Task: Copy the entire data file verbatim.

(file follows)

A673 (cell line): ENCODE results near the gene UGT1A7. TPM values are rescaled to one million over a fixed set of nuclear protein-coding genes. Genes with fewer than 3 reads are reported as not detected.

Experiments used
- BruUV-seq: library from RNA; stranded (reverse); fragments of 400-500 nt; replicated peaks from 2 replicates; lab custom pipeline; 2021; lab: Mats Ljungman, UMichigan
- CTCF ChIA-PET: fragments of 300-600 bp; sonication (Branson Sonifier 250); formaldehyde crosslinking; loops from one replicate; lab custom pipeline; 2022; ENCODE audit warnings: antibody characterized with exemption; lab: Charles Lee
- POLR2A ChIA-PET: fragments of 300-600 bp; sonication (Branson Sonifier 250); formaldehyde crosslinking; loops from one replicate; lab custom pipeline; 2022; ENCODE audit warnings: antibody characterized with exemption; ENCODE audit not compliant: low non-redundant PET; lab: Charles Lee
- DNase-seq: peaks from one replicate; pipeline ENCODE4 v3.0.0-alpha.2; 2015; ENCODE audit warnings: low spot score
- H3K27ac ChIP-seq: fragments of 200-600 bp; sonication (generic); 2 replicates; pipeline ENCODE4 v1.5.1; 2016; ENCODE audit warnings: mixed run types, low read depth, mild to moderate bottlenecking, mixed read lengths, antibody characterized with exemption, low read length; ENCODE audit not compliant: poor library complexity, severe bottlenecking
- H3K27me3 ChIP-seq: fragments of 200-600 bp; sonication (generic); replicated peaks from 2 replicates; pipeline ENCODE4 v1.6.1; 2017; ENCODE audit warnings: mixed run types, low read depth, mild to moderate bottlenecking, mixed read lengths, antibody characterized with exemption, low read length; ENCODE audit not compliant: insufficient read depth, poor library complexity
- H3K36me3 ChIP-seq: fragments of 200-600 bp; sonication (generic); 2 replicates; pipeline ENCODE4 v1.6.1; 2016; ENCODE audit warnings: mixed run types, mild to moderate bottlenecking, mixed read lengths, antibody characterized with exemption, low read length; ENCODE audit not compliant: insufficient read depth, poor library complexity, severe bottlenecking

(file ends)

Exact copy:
A673 (cell line): ENCODE results near the gene UGT1A7. TPM values are rescaled to one million over a fixed set of nuclear protein-coding genes. Genes with fewer than 3 reads are reported as not detected.

Experiments used
- BruUV-seq: library from RNA; stranded (reverse); fragments of 400-500 nt; replicated peaks from 2 replicates; lab custom pipeline; 2021; lab: Mats Ljungman, UMichigan
- CTCF ChIA-PET: fragments of 300-600 bp; sonication (Branson Sonifier 250); formaldehyde crosslinking; loops from one replicate; lab custom pipeline; 2022; ENCODE audit warnings: antibody characterized with exemption; lab: Charles Lee
- POLR2A ChIA-PET: fragments of 300-600 bp; sonication (Branson Sonifier 250); formaldehyde crosslinking; loops from one replicate; lab custom pipeline; 2022; ENCODE audit warnings: antibody characterized with exemption; ENCODE audit not compliant: low non-redundant PET; lab: Charles Lee
- DNase-seq: peaks from one replicate; pipeline ENCODE4 v3.0.0-alpha.2; 2015; ENCODE audit warnings: low spot score
- H3K27ac ChIP-seq: fragments of 200-600 bp; sonication (generic); 2 replicates; pipeline ENCODE4 v1.5.1; 2016; ENCODE audit warnings: mixed run types, low read depth, mild to moderate bottlenecking, mixed read lengths, antibody characterized with exemption, low read length; ENCODE audit not compliant: poor library complexity, severe bottlenecking
- H3K27me3 ChIP-seq: fragments of 200-600 bp; sonication (generic); replicated peaks from 2 replicates; pipeline ENCODE4 v1.6.1; 2017; ENCODE audit warnings: mixed run types, low read depth, mild to moderate bottlenecking, mixed read lengths, antibody characterized with exemption, low read length; ENCODE audit not compliant: insufficient read depth, poor library complexity
- H3K36me3 ChIP-seq: fragments of 200-600 bp; sonication (generic); 2 replicates; pipeline ENCODE4 v1.6.1; 2016; ENCODE audit warnings: mixed run types, mild to moderate bottlenecking, mixed read lengths, antibody characterized with exemption, low read length; ENCODE audit not compliant: insufficient read depth, poor library complexity, severe bottlenecking